I have mixed feelings about this. If the point of the test is to make sure that special agents are generally physically fit, which the FBI argued and the court believed, then having different requirements for men and women makes sense. But if the point is to make sure that special agents have a certain level of physical strength so that they can beat up bad guys, then not so much. (For Title VII aficionados, by the way, my offhand reaction is that the court would have been better off saying that there’s a BFOQ justifying the sex-norming here.) The unanimous panel was all Democrat-appointed, by the way, and the district judge who had ruled the other way was a Reagan appointee – not that elections matter, of course.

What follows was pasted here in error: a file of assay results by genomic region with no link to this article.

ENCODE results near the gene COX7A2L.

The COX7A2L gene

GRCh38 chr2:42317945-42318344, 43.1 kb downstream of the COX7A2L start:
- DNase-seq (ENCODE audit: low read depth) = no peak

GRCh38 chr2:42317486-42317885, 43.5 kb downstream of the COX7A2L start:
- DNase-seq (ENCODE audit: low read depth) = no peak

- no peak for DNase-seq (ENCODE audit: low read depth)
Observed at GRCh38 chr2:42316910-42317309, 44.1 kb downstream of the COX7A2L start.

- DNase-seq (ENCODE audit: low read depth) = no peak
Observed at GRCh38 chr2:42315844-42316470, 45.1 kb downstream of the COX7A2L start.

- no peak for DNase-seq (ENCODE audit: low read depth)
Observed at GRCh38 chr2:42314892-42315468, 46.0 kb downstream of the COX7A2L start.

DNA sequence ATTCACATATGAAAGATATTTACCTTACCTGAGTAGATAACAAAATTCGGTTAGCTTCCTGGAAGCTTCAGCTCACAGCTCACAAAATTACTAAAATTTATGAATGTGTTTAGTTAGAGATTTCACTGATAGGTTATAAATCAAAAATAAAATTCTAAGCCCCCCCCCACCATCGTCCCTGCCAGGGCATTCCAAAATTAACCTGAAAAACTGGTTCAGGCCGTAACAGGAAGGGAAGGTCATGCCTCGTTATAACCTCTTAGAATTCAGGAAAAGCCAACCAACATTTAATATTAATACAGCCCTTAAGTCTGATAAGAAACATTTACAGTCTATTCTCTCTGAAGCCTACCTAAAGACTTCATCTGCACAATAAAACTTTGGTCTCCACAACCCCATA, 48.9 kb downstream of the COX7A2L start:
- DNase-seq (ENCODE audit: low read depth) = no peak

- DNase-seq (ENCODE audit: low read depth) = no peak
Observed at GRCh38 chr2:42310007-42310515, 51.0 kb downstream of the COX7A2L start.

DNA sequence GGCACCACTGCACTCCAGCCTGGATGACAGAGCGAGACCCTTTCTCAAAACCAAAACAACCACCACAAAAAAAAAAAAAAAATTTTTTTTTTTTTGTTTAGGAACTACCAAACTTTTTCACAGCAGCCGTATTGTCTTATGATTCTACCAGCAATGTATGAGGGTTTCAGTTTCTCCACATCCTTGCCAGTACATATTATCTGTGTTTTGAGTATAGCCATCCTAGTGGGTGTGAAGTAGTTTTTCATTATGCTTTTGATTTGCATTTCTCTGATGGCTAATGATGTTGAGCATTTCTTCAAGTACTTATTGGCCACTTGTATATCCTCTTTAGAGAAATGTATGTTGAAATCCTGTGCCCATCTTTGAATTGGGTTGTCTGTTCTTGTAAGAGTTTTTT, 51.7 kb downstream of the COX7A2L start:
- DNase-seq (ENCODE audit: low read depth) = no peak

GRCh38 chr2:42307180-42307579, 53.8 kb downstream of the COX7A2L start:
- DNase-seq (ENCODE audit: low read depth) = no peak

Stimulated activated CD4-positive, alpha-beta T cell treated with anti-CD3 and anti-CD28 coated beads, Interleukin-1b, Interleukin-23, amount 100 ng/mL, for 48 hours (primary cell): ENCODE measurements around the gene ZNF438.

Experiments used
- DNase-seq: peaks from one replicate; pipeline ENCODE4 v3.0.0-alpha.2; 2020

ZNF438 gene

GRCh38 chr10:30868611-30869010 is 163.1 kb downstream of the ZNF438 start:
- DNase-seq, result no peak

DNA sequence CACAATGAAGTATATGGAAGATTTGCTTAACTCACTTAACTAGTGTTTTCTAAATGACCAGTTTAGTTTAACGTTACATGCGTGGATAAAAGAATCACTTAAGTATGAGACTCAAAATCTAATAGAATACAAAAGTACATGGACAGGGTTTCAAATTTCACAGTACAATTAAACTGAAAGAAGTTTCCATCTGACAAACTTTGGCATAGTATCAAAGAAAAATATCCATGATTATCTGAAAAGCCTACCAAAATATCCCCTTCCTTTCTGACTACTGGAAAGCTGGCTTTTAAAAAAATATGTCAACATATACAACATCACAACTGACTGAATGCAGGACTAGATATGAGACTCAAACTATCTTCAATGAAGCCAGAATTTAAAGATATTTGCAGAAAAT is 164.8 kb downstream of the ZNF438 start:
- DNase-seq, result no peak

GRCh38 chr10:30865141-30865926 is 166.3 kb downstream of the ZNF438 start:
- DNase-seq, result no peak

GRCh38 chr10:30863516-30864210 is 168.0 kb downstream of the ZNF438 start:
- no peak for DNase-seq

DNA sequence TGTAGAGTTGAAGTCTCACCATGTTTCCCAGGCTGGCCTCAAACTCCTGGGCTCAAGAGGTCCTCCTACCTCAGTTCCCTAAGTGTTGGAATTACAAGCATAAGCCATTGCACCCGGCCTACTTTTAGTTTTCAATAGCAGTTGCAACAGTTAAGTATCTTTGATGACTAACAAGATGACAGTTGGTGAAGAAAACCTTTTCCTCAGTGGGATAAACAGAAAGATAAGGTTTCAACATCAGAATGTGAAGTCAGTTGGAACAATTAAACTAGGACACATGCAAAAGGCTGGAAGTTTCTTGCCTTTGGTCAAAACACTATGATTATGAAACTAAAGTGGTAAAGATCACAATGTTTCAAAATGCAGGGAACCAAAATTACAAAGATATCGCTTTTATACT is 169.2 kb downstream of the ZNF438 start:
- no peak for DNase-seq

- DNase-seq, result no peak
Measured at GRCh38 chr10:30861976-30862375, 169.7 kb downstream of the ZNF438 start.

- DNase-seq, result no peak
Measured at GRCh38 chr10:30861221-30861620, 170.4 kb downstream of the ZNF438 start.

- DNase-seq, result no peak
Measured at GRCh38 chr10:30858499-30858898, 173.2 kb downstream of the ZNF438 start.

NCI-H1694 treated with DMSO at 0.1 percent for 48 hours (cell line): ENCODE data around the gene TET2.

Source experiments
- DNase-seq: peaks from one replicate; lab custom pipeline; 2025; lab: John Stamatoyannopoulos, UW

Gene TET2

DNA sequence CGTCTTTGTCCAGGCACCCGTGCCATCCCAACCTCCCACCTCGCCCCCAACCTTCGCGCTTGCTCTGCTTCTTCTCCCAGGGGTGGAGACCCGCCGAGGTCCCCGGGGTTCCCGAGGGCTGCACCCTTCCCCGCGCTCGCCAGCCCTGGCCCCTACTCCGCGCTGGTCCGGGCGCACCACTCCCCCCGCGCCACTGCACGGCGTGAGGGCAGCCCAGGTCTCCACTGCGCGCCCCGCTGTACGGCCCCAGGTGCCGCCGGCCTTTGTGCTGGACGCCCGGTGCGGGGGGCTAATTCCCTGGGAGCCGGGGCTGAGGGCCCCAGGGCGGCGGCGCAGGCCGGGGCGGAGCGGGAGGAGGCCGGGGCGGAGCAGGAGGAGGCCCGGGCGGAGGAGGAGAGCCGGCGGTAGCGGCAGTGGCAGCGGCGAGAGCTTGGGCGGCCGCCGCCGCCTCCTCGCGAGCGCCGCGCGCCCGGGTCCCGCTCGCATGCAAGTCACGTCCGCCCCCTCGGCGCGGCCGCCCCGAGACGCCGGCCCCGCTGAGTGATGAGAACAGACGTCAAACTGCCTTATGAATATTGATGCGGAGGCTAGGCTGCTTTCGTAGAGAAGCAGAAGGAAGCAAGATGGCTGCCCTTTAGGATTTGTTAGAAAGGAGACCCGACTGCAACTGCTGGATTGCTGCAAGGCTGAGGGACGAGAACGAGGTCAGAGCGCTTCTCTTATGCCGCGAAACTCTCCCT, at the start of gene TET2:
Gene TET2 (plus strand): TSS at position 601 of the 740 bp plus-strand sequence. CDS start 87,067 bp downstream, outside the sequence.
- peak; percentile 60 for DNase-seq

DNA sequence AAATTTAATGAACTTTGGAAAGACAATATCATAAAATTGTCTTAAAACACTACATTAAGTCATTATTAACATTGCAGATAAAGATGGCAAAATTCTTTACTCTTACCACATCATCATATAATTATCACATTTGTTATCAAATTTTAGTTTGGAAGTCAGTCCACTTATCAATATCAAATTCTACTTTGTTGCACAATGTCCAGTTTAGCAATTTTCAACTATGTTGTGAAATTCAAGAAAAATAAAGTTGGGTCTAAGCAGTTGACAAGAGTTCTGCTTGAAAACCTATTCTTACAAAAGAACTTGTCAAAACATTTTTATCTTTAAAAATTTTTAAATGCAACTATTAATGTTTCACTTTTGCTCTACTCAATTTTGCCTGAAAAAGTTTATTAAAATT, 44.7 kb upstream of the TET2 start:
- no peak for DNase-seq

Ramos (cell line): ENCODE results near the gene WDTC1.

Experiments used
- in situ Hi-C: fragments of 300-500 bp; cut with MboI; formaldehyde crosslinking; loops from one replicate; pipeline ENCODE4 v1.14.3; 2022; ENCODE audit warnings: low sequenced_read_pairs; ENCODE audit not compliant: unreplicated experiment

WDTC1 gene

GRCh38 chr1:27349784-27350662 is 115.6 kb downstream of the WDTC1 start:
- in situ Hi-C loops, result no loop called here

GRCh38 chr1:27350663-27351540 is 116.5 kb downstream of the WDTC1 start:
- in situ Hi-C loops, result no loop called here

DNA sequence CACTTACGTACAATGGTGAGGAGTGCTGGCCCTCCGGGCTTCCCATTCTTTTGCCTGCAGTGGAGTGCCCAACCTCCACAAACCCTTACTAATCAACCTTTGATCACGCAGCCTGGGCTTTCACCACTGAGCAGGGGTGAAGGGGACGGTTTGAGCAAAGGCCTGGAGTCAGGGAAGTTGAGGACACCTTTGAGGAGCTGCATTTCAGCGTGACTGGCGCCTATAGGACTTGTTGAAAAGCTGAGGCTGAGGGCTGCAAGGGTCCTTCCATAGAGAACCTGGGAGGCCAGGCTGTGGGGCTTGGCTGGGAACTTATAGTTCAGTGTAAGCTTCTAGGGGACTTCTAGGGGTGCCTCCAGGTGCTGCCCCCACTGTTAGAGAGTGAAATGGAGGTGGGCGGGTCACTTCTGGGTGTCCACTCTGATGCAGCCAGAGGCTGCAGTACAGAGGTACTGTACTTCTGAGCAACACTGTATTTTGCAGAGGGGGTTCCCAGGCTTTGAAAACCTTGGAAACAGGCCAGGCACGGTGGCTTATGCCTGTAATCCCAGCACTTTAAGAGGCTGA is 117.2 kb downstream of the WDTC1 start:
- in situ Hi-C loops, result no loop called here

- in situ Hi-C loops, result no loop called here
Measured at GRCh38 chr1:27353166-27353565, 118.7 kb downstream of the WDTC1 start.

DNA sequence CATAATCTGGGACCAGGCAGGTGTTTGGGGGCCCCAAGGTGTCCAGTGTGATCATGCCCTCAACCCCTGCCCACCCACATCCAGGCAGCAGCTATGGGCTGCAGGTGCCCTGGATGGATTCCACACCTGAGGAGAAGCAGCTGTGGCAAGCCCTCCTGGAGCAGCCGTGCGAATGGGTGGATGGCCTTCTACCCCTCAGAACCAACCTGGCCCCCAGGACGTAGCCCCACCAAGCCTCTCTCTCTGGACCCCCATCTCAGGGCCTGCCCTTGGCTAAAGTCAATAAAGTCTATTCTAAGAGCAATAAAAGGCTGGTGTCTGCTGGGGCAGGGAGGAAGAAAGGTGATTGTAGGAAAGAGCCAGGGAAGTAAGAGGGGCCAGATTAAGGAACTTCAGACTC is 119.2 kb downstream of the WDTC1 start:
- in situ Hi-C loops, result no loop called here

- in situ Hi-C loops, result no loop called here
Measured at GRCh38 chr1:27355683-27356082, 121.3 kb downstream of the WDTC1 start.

Of course, what may be lurking in the background here is a fear by the FBI that requiring men and women to pass the same test may have a “disparate impact” on women, and as all right-thinking people know, the “disparate impact” approach to civil-rights enforcement is fundamentally unsound. It’s also possible that the FBI just wants to have politically correct numbers, and that’s also too bad – just as it’s too bad that the Obama administration is forcing the Marines to give women ground combat roles despite research demonstrating that this will make the Marines less effective there. More on that here.